If evening observing is more your speed, Jupiter rises around 10 P.M. local time, with Saturn following about 10 minutes later. The two giant planets are less than 6° apart. Jupiter glows at magnitude –2.7 in Sagittarius, while Saturn lies just over the constellation’s border in Capricornus and is magnitude 0.3. Tiny, dim Pluto is a scant 50′ to Jupiter’s southwest — you’ll need a telescope and camera to catch it at magnitude 14.6.
To the planets’ west is the plane of the Milky Way; under country skies, you may be able to see our galaxy’s glow. For the best chance to see it, wait until the waxing Moon has set around midnight.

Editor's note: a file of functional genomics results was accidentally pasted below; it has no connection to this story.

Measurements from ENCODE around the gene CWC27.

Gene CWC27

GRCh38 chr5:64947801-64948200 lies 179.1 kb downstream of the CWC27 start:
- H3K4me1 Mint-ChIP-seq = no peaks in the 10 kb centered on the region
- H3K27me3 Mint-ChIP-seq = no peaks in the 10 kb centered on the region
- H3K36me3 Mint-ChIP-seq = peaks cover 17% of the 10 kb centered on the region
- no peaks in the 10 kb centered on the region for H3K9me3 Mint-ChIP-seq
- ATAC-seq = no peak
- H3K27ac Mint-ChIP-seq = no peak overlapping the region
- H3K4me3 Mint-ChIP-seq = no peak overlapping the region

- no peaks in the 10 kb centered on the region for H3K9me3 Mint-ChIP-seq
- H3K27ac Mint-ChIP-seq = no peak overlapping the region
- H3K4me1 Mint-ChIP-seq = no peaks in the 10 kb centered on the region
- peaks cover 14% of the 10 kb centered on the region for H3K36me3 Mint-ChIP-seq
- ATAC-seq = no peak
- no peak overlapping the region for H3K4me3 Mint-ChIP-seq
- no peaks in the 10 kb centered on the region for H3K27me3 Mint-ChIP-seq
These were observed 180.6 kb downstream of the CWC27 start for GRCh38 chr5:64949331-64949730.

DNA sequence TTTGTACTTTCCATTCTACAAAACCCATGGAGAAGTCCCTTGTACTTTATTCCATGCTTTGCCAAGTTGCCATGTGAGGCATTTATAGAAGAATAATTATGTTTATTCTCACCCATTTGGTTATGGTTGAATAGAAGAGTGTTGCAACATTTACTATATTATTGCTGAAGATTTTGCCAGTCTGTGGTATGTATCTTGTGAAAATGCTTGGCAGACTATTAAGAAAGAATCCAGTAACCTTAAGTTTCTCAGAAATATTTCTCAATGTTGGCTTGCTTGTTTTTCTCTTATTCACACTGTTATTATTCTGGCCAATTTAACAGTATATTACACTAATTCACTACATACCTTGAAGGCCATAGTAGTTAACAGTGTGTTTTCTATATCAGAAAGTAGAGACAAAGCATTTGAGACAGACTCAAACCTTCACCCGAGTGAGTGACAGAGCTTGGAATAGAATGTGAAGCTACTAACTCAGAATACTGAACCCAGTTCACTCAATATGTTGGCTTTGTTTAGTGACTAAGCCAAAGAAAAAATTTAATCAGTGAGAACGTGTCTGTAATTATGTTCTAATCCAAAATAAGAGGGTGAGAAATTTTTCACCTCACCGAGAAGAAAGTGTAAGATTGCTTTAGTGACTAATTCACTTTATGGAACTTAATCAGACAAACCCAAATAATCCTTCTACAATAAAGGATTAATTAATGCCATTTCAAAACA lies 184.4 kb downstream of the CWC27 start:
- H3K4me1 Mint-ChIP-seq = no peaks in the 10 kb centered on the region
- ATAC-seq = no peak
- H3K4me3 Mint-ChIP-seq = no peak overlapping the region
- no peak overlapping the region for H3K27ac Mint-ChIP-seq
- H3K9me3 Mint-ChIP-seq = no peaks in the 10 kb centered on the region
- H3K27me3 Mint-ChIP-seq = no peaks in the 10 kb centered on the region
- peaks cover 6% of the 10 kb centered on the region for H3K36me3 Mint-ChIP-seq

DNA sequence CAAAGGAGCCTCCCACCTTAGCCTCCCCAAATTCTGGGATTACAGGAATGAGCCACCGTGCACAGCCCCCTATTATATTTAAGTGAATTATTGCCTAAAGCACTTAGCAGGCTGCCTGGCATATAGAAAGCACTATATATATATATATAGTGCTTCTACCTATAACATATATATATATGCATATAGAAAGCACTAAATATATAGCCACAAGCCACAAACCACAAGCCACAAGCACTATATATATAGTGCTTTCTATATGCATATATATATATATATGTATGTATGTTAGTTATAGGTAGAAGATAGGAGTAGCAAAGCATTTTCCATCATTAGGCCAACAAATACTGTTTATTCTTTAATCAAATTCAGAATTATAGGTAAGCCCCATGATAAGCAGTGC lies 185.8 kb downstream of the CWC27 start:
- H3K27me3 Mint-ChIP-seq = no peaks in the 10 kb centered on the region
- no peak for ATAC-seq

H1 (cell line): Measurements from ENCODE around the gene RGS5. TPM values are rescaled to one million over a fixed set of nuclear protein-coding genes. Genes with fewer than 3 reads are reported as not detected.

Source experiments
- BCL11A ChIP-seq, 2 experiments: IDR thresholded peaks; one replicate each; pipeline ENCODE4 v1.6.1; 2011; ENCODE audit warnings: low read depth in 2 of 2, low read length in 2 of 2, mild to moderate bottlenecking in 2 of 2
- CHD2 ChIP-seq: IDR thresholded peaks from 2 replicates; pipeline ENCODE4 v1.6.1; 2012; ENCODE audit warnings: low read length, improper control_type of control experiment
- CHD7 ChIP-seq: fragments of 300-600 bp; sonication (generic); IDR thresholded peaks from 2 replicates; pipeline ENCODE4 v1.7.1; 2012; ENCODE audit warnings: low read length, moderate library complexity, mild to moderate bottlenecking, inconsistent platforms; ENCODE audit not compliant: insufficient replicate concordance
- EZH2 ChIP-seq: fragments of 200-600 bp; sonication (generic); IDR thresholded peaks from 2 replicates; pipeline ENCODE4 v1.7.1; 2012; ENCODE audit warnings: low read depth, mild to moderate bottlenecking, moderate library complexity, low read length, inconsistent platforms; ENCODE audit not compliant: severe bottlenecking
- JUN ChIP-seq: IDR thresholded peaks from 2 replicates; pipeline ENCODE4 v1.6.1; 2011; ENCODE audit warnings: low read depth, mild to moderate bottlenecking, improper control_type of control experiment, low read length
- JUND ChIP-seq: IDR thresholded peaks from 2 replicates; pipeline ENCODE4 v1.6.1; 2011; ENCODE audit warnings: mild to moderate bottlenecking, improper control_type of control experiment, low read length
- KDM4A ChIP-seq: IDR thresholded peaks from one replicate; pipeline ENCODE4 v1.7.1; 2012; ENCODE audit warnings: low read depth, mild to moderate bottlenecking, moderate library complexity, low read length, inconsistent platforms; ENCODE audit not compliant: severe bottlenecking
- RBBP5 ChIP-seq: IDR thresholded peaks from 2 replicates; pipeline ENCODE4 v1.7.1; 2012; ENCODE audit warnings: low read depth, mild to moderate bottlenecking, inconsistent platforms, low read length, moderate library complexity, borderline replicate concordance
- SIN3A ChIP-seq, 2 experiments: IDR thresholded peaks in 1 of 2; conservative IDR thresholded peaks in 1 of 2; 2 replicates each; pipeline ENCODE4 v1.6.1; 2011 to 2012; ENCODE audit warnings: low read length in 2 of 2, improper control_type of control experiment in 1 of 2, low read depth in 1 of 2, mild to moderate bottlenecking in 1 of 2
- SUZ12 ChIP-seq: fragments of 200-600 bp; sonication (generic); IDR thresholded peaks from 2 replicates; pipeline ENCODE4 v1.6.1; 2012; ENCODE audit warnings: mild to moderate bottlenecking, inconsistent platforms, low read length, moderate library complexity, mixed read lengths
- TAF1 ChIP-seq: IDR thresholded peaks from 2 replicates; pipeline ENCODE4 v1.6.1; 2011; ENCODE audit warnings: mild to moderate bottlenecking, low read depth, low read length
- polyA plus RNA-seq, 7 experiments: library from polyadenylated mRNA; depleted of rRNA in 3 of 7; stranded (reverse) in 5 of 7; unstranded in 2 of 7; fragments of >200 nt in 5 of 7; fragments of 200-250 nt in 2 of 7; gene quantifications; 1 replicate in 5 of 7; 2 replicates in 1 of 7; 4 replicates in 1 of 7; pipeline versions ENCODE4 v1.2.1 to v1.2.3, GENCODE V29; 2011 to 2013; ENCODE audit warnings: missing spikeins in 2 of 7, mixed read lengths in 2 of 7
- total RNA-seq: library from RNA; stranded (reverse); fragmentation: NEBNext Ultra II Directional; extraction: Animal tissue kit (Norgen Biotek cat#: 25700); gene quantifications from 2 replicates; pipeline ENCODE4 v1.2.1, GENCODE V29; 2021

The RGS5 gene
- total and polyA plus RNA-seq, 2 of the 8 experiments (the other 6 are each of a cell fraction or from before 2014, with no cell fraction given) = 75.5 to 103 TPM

Delphinus the Dolphin swims high through the southern sky this morning in the hours between midnight and sunrise. Made up of five 4th-magnitude stars, Delphinus lies between the much larger constellations of Pegasus and Aquila. Four stars form the Dolphin’s diamond-shaped body, with Gamma [γ] Delphini as his nose, while the fifth (Epsilon [ε] Delphini) marks the end of his tail.
As a bonus, Gamma is actually a double star with a separation of about 9′. It’s easy to split with a modest telescope. The fainter star, Gamma-1, is actually hotter than its brighter companion, Gamma-2. As a result, Gamma-1 often appears white, while Gamma-2 takes on a yellow-orange hue. Gamma-2 is cooler but brighter because it has both a slightly higher mass than Gamma-1 and because it is farther along in its stellar life cycle. No longer fusing hydrogen in its core, Gamma-2 is approaching its giant phase, which has caused it to brighten.
Friday, June 26